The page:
Searching for help, a grass roots St. Petersburg community reached out to Don Pemberton at University of Florida’s Lastinger Center, an innovative hub that brings together the latest developments in academic research and practice to improve education. Lisa Langley, Lastinger’s chief of staff, along with the UF team, Sue Dickson and her daughter Dianne Dickson-Fix (a retired elementary school teacher in Pinellas County) updated Winning and created Winning Reading Boost for students in grades 2 and up.

The new program involves 36 sequenced steps to independent reading through songs and games and four books.

“Anything we want the kids to memorize is in the songs, because the songs provide the repetition to make the learning fast and easy,” Dickson-Fix said.

The lessons are put to music – rock, rap, country and calypso.


Shakeila Bogle-Duke, who teaches Winning Reading Boost at Mount Zion, said all the students in last spring’s program improved their reading.

“It’s a hands-on approach and it gets them excited to do the stories,” said Bogle-Duke, the Mount Zion teacher. “The stories are not very long, so they get through each part. They’re using the skills and they are reminded about what they just learned to use as a tool for what they’re reading.”

To prevent students from stumbling over words they don’t know, there is not one word in the story that hasn’t already been covered.

“Sue thought it out,” Langley said. “It’s like a shaky foundation for a house. She had to knock that house down and rebuild that foundation.”

Why does it work?

“It’s the music,” Bogle-Duke said.

Sheehy agreed. She said her students don’t have a problem learning Bible verses and pledges when they sing them.

“They are able to memorize this information, and music helps them memorize the sounds,” Sheehy said. “You hear them singing that song later. Eventually, the more they sing it, they start putting the dots together and realize what they are singing. The lightbulb goes on.”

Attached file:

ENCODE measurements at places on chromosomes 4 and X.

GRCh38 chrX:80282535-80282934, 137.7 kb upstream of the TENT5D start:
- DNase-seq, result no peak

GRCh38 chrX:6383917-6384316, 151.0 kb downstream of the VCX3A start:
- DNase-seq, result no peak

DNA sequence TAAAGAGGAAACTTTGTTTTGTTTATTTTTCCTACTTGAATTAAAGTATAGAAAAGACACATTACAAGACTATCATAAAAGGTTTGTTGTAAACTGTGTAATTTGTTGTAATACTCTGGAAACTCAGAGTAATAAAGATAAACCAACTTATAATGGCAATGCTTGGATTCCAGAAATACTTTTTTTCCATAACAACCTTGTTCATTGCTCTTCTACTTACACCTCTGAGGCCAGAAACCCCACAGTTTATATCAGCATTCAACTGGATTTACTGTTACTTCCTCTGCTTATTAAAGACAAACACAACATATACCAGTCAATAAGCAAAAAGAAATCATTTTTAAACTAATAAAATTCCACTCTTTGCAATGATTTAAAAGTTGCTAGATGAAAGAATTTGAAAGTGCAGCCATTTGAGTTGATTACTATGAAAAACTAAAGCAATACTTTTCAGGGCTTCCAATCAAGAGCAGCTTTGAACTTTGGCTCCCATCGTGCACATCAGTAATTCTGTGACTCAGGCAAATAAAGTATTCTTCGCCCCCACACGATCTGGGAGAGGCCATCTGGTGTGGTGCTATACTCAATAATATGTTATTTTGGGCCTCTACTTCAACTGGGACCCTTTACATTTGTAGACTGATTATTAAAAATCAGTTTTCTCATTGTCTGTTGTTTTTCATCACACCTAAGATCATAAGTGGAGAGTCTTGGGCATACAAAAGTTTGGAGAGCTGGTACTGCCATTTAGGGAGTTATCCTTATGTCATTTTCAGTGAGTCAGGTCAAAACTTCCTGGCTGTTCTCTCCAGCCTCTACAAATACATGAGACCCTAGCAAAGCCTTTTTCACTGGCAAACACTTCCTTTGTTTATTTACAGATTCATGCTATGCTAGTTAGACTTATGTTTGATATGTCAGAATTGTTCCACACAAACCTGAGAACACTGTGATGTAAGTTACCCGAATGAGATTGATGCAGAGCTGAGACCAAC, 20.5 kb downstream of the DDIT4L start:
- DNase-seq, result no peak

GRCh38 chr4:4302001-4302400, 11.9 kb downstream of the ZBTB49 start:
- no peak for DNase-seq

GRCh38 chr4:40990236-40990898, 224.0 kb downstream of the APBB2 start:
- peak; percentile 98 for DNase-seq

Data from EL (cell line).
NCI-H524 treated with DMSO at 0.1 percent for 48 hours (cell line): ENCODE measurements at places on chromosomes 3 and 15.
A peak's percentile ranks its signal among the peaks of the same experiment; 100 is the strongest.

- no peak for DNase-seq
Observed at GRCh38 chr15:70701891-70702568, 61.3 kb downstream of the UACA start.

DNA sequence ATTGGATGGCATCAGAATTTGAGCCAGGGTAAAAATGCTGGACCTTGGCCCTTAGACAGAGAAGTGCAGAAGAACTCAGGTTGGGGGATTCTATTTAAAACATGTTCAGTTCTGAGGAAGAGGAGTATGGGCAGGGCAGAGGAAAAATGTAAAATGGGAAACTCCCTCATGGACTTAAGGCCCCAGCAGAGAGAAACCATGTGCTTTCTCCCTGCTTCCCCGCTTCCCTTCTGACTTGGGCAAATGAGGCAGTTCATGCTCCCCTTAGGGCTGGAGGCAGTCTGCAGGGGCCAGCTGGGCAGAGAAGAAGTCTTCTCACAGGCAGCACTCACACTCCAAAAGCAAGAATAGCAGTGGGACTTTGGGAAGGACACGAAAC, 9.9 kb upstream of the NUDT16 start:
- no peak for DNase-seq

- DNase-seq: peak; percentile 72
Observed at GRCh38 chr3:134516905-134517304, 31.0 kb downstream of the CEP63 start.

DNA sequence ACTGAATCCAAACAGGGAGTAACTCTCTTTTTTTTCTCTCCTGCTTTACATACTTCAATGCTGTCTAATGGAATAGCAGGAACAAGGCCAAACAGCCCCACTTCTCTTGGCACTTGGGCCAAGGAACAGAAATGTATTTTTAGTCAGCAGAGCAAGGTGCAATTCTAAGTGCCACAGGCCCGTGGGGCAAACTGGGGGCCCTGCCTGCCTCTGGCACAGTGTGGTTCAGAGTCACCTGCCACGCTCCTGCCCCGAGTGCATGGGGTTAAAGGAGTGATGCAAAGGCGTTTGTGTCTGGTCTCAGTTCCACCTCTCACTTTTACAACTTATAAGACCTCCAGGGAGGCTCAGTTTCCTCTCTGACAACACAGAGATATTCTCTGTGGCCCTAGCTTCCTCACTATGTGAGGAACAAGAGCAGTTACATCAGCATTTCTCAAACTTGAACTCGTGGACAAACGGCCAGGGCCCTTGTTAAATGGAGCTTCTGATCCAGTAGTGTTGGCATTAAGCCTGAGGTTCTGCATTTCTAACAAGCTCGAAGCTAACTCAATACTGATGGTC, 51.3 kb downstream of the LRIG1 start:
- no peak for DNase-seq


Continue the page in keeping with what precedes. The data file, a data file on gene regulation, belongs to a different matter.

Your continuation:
Mendheim, Cee J’s mom, said she was glad when her daughter was asked last spring to join the program.

“I was teaching Cee J to read, but I wanted someone to take it a step forward,” she said. “She was reading, but not how I wanted her to read.”

When told she was in the program, Cee J said her response was, “OK, I’m struggling. I need to practice.”

Cee J continued to read her Winning Reading Boost books over the summer. She even erased her answers so she could take the quizzes over.

Cee J’s reward for improving? A bookshelf in her bedroom and books to put on the shelf.

“It’s really important to read,” Cee J said, “because when you grow up, you have to pay bills and stuff, and you have to know what it says that you have to pay.”

Roger Mooney, marketing communications manager, can be reached at rmooney@sufs.org.

Globe Life makes $25,000 contribution to Step Up For Students Scholarship Program

By ASHLEY ZARLE

Globe Life, the top volume issuer of ordinary individual life insurance policies in the United States, announced Dec. 17 a $25,000 contribution to Step Up For Students Scholarship Program for the 2018-19 school year.

This is the first time that Globe Life has supported Step Up For Students. The company’s contribution will fund three K-12 scholarships so lower-income children can attend the school that best meets their learning needs.

“Since 1951, Globe Life has believed in giving back to the communities in which we live and work,” said Corey Jones, Senior Vice President of Digital Marketing and Branding for Globe Life. “We strive to create opportunities to be a source of good to those around us and we are proud to support Step Up For Students to provide education opportunities for children in our community.”

Corey Jones, Globe Life Senior Vice President of Digital Marketing and Branding, right, presents David Bryant, Step Up For Students development officer, with a check for $25,000 which will fund three scholarships for lower-income Florida schoolchildren to attend the school of their choice through the Florida Tax Credit Scholarship Program. .

Corey Jones, Globe Life Senior Vice President of Digital Marketing and Branding, right, presents David Bryant, Step Up For Students development officer, with a check for $25,000 which will fund three scholarships for lower-income Florida schoolchildren to attend the school of their choice through the Florida Tax Credit Scholarship Program